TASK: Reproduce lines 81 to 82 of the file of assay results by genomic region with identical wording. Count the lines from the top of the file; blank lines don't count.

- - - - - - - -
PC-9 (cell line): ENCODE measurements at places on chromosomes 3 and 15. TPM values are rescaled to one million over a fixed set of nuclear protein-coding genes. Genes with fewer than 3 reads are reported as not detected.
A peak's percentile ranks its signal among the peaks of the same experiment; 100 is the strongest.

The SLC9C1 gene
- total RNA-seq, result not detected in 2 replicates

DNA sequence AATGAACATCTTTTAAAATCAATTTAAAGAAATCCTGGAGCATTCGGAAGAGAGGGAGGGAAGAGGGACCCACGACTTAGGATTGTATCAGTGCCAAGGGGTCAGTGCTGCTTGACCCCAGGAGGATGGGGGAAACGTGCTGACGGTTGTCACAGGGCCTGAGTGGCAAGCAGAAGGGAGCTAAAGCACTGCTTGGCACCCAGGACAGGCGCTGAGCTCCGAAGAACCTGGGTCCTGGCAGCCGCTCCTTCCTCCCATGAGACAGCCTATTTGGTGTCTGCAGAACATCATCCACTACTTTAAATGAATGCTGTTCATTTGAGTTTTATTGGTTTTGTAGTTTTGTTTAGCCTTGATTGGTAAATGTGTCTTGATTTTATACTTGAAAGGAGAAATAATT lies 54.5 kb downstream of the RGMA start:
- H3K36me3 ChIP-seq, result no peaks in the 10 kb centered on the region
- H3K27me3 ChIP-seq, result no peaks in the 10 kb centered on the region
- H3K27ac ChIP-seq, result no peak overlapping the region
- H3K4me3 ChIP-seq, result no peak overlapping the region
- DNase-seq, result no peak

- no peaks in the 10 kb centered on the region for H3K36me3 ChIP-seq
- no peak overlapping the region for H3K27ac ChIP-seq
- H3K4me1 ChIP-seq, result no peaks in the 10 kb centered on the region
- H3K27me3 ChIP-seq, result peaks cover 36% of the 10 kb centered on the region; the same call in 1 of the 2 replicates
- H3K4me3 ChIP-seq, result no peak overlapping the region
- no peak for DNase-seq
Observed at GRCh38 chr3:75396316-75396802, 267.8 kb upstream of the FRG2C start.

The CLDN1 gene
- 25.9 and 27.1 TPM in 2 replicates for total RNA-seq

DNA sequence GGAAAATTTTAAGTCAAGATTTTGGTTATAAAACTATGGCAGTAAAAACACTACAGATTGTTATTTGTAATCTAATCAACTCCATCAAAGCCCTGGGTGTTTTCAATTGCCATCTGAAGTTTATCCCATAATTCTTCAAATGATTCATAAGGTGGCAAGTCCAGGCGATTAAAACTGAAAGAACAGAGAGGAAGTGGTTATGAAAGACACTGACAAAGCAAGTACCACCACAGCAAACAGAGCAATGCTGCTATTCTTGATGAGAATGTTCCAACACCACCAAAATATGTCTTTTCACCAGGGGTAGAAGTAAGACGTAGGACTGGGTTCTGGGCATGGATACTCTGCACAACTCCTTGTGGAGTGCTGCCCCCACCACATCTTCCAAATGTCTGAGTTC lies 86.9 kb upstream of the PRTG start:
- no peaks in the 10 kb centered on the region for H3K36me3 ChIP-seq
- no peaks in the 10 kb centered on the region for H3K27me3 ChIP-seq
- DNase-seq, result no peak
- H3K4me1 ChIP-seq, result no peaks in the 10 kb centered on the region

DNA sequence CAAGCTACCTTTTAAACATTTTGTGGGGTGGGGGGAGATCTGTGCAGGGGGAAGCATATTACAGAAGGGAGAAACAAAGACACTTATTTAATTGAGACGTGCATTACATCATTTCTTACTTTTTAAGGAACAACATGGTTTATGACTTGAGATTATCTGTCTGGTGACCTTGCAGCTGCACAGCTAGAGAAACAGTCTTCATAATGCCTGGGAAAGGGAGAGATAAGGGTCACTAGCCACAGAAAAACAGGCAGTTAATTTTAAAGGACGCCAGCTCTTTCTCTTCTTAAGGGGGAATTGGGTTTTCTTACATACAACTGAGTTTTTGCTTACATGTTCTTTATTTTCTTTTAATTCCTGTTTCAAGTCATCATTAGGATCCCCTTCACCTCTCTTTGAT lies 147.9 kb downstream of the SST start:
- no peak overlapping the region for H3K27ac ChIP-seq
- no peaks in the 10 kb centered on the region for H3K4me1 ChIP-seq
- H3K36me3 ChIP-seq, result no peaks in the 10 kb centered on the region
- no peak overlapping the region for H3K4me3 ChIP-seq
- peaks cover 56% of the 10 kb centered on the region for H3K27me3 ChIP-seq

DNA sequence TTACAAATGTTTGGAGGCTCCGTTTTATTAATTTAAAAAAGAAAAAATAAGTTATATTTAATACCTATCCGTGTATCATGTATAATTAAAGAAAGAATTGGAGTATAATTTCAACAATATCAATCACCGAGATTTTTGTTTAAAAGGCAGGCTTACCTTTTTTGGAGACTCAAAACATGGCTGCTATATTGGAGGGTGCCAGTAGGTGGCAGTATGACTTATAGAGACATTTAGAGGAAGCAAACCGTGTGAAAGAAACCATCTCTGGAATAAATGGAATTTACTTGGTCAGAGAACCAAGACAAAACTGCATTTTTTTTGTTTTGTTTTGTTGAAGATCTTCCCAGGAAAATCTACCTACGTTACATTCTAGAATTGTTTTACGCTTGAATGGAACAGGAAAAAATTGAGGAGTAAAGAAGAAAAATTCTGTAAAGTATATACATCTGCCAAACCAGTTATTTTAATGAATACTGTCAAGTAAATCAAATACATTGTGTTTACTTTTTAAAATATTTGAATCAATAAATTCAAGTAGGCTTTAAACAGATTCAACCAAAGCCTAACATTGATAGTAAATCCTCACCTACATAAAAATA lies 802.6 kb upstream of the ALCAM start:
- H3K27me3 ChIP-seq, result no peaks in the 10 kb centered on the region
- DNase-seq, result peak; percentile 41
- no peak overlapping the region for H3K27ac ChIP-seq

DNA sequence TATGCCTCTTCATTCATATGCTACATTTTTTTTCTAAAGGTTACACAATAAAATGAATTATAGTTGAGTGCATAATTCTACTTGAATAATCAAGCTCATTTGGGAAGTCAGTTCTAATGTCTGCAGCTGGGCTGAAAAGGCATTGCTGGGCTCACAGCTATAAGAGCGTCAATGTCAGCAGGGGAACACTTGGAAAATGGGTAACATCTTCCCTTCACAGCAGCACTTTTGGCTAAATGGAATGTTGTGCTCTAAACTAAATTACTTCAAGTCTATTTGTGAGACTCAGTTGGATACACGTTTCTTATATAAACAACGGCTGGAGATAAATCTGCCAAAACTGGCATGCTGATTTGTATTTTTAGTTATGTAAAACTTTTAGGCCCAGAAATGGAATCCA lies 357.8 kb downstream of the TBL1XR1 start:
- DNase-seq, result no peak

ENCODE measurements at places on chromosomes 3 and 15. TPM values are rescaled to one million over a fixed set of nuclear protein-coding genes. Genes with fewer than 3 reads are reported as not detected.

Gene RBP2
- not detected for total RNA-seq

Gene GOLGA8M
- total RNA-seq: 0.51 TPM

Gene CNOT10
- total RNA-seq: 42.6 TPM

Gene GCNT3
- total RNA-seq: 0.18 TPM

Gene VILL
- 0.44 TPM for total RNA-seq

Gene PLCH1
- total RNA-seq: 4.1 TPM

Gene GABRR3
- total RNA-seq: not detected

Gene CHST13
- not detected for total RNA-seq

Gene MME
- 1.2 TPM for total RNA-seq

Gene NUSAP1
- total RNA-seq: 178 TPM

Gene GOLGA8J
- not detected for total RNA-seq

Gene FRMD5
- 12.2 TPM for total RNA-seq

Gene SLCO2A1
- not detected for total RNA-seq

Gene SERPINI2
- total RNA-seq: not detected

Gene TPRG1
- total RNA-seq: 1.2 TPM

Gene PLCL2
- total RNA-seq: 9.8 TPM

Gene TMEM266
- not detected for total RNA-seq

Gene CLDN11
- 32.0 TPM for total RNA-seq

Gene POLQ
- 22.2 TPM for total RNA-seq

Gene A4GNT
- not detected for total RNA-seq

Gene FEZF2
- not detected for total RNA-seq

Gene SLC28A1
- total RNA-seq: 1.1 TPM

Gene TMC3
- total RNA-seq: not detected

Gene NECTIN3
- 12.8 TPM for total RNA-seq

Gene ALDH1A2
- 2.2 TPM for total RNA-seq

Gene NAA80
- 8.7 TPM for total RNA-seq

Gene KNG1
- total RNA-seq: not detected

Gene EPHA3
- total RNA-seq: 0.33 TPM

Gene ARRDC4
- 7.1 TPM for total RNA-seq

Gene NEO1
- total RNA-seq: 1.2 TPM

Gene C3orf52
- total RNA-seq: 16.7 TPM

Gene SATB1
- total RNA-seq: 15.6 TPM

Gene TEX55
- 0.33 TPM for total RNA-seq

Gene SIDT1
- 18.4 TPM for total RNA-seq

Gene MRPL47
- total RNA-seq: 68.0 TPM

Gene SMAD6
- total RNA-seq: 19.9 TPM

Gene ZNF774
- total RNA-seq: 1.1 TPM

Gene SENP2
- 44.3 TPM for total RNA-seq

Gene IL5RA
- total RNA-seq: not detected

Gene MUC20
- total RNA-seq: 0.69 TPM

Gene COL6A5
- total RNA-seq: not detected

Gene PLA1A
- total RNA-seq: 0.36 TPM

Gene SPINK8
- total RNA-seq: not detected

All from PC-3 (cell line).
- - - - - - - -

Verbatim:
- total RNA-seq: 1.1 TPM

Gene TMC3